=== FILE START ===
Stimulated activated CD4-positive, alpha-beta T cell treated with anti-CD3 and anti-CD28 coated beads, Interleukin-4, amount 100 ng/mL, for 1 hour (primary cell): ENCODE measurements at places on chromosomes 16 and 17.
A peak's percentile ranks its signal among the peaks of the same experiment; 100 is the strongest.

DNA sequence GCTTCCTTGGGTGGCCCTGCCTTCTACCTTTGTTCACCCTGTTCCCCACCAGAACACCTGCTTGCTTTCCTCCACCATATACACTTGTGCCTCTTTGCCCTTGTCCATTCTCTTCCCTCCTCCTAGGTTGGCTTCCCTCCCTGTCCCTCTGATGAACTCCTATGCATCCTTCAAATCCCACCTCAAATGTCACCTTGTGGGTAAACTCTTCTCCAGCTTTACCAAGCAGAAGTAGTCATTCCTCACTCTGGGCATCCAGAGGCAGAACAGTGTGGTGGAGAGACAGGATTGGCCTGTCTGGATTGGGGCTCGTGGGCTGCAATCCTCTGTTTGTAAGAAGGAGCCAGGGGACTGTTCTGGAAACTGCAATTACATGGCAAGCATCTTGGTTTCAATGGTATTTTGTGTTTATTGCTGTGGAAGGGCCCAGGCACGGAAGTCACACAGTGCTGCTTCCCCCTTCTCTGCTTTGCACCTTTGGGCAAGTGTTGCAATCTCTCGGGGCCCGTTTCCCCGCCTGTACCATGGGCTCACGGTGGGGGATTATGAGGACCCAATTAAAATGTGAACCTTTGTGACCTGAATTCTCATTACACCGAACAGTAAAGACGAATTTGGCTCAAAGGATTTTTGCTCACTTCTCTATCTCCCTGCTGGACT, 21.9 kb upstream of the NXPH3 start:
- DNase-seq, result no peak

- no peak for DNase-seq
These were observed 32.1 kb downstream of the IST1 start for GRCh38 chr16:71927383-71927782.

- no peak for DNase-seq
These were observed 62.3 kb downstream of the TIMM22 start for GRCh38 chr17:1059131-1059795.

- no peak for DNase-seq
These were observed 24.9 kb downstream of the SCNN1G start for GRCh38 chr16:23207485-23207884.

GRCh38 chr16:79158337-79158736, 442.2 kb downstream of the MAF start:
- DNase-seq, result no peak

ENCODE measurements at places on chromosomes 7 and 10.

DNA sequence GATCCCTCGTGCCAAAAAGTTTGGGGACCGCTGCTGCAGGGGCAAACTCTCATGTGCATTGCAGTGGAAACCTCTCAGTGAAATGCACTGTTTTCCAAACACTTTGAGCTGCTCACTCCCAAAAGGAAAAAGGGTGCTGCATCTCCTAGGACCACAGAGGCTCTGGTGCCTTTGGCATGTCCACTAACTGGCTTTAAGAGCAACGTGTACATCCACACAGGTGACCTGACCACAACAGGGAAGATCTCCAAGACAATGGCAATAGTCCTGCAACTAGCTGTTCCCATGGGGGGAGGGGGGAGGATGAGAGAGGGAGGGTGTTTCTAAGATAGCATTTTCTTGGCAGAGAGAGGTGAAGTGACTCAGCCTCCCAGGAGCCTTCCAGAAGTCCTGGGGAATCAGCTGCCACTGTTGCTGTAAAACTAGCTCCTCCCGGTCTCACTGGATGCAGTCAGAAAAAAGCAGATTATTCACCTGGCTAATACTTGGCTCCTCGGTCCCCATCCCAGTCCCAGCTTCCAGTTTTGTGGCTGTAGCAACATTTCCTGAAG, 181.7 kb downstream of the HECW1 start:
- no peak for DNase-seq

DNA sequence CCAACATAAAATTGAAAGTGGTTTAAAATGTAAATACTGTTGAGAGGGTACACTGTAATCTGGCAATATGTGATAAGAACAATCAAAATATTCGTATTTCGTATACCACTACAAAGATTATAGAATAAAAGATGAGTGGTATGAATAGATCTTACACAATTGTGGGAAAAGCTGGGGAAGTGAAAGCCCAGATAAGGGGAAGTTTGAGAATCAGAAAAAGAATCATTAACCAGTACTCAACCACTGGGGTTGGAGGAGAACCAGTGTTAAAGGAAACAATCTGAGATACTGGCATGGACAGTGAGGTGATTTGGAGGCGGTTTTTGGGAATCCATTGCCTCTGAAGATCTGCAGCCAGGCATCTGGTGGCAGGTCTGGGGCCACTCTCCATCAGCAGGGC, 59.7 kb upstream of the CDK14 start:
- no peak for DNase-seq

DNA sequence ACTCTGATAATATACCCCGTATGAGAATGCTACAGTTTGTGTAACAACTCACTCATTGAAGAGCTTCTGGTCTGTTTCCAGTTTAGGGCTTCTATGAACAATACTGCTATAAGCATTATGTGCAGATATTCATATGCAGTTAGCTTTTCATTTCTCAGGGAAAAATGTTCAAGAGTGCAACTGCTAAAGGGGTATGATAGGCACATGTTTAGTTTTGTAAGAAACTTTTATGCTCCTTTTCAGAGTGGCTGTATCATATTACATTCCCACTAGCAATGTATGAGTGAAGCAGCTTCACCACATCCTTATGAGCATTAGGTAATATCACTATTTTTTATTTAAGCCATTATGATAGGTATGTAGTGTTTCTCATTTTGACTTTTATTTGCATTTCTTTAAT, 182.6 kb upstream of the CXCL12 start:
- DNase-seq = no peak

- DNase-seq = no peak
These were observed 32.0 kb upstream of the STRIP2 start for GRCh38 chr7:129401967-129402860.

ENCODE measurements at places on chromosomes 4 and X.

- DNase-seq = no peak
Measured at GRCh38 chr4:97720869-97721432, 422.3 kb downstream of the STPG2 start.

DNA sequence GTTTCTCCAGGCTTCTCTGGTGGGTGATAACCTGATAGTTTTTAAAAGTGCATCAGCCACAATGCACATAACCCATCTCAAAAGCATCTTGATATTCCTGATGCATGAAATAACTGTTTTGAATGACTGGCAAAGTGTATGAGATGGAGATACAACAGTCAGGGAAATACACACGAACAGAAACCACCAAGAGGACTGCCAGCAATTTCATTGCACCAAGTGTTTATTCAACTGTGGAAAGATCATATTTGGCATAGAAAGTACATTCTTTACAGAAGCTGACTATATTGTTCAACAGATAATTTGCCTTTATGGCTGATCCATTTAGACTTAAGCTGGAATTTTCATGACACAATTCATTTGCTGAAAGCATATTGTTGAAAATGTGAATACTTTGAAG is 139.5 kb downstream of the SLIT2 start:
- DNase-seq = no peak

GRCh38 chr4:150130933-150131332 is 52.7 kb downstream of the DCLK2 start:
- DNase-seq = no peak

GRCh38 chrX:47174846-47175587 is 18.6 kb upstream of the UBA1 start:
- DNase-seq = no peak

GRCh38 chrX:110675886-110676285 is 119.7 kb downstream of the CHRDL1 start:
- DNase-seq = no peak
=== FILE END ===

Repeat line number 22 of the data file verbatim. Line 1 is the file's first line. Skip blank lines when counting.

ENCODE measurements at places on chromosomes 4 and X.